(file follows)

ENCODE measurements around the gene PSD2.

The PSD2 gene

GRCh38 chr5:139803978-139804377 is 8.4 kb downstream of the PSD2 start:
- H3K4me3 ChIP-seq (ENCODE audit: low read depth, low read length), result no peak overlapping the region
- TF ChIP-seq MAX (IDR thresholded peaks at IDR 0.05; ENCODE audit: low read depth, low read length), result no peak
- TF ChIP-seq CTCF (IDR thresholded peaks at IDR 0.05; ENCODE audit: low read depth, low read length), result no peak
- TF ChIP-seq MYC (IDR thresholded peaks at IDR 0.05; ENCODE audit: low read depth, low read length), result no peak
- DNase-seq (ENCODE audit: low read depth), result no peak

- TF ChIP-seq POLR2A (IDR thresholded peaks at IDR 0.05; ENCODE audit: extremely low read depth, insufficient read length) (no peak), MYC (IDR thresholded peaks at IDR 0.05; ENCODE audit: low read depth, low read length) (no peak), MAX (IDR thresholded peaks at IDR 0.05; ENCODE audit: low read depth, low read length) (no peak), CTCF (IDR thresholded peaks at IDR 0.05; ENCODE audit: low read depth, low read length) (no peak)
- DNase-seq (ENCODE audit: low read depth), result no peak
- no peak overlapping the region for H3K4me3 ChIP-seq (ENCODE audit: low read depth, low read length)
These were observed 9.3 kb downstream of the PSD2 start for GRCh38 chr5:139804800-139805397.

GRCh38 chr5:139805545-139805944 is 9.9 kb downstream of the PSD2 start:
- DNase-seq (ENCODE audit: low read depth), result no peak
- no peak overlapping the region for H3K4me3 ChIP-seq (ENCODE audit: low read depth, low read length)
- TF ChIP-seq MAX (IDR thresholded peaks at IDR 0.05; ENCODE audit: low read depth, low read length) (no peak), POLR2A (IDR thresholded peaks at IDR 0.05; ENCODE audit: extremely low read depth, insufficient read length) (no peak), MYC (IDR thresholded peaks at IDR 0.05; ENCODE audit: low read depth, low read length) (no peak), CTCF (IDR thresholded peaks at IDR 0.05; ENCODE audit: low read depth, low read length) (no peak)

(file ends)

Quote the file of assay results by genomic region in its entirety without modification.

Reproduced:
ENCODE measurements around the gene PSD2.

The PSD2 gene

GRCh38 chr5:139803978-139804377 is 8.4 kb downstream of the PSD2 start:
- H3K4me3 ChIP-seq (ENCODE audit: low read depth, low read length), result no peak overlapping the region
- TF ChIP-seq MAX (IDR thresholded peaks at IDR 0.05; ENCODE audit: low read depth, low read length), result no peak
- TF ChIP-seq CTCF (IDR thresholded peaks at IDR 0.05; ENCODE audit: low read depth, low read length), result no peak
- TF ChIP-seq MYC (IDR thresholded peaks at IDR 0.05; ENCODE audit: low read depth, low read length), result no peak
- DNase-seq (ENCODE audit: low read depth), result no peak

- TF ChIP-seq POLR2A (IDR thresholded peaks at IDR 0.05; ENCODE audit: extremely low read depth, insufficient read length) (no peak), MYC (IDR thresholded peaks at IDR 0.05; ENCODE audit: low read depth, low read length) (no peak), MAX (IDR thresholded peaks at IDR 0.05; ENCODE audit: low read depth, low read length) (no peak), CTCF (IDR thresholded peaks at IDR 0.05; ENCODE audit: low read depth, low read length) (no peak)
- DNase-seq (ENCODE audit: low read depth), result no peak
- no peak overlapping the region for H3K4me3 ChIP-seq (ENCODE audit: low read depth, low read length)
These were observed 9.3 kb downstream of the PSD2 start for GRCh38 chr5:139804800-139805397.

GRCh38 chr5:139805545-139805944 is 9.9 kb downstream of the PSD2 start:
- DNase-seq (ENCODE audit: low read depth), result no peak
- no peak overlapping the region for H3K4me3 ChIP-seq (ENCODE audit: low read depth, low read length)
- TF ChIP-seq MAX (IDR thresholded peaks at IDR 0.05; ENCODE audit: low read depth, low read length) (no peak), POLR2A (IDR thresholded peaks at IDR 0.05; ENCODE audit: extremely low read depth, insufficient read length) (no peak), MYC (IDR thresholded peaks at IDR 0.05; ENCODE audit: low read depth, low read length) (no peak), CTCF (IDR thresholded peaks at IDR 0.05; ENCODE audit: low read depth, low read length) (no peak)